In particular, the combination of alcohol and acetominophen is highly pertinent to the other determination the medical examiner must make, the manner of death. Besides cause and manner, there is one other piece of information, not officially part of the birth death certificate (although sometimes found in the narrative portion) — the circumstances of death. Essentially this means the reason for the manner of death. For example, “family dispute,” “financial worries,” “home foreclosure” or “failed love affair.” In the Ivins case, the FBI has obligingly offered abundant information on circumstance, mostly uncorroborated and some highly speculative. One of the most frequently repeated “circumstance” items in news reports is that Ivins killed himself as the FBI was “closing in” on him and preparing to charge him with capital crimes. But his lawyer denies Ivins even knew he was a suspect in the case:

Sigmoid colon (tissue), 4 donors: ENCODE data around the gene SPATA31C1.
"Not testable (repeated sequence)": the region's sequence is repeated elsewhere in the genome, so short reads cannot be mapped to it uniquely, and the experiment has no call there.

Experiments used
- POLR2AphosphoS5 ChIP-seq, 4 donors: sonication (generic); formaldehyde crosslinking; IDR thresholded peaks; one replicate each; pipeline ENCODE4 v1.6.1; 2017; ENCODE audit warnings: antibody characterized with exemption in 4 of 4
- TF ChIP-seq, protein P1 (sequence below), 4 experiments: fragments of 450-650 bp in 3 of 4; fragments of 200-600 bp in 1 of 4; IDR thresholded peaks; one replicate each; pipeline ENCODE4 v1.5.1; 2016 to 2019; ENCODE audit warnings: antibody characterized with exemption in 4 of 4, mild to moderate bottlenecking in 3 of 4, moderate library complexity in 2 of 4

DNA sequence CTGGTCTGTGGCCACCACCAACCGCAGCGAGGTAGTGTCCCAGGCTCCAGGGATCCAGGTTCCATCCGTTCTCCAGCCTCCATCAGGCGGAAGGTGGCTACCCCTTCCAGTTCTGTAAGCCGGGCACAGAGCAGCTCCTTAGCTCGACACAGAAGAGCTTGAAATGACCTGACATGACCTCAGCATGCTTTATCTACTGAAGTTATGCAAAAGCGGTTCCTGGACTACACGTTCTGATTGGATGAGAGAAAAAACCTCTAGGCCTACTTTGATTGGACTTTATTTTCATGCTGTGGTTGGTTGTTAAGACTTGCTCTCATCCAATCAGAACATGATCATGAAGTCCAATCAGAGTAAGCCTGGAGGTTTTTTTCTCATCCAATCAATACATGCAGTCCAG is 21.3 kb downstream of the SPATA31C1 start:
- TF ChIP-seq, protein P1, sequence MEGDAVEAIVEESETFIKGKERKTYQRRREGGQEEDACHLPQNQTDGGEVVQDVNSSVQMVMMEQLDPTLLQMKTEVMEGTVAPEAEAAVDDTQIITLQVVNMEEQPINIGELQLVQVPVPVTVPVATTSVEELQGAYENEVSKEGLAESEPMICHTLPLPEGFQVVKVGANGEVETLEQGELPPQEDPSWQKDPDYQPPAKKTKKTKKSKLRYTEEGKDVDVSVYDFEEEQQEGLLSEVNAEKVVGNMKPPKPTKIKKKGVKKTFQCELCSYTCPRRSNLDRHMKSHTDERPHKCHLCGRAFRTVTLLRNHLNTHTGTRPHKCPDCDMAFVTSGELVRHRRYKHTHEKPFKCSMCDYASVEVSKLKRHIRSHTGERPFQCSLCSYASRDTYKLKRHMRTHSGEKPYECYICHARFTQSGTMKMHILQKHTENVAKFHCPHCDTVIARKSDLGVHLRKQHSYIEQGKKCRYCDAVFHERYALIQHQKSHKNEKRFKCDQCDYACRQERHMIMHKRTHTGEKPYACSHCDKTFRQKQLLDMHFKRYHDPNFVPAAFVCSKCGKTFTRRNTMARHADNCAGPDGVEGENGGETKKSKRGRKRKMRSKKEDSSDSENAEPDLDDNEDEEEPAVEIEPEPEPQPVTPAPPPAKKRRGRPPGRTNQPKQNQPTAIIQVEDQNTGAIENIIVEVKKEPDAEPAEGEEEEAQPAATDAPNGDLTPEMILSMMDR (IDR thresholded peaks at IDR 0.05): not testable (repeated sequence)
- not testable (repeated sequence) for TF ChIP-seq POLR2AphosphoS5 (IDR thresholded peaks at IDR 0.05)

As the government pegs the blame for the 2001 deadly attacks on one Army biologist, the attorney for scientist Bruce Ivins says his client never knew he was “the suspect” in the attacks.

“We were never informed or advised that an indictment was imminent of him,” attorney Tom DeGonia tells WTOP. DeGonia’s broadcast interview is Ivins’ lawyers’ first interview since Ivins committed suicide.

Ivins, a Fort Detrick scientist, overdosed on acetaminophen. He died July 29, hours before he was set to meet with the government about the case. Even though Ivins had died, DeGonia and co-counsel Paul Kemp still met with the Justice Department that day. It was then, DeGonia says, the government offered up a reverse proffer — its plans to seek an indictment against Ivins.

“It had never been made clear to him nor to us that he was ‘the suspect,'” says DeGonia, Ivins’ co-counsel. (WTOP News [Baltimore]; n/t MRK)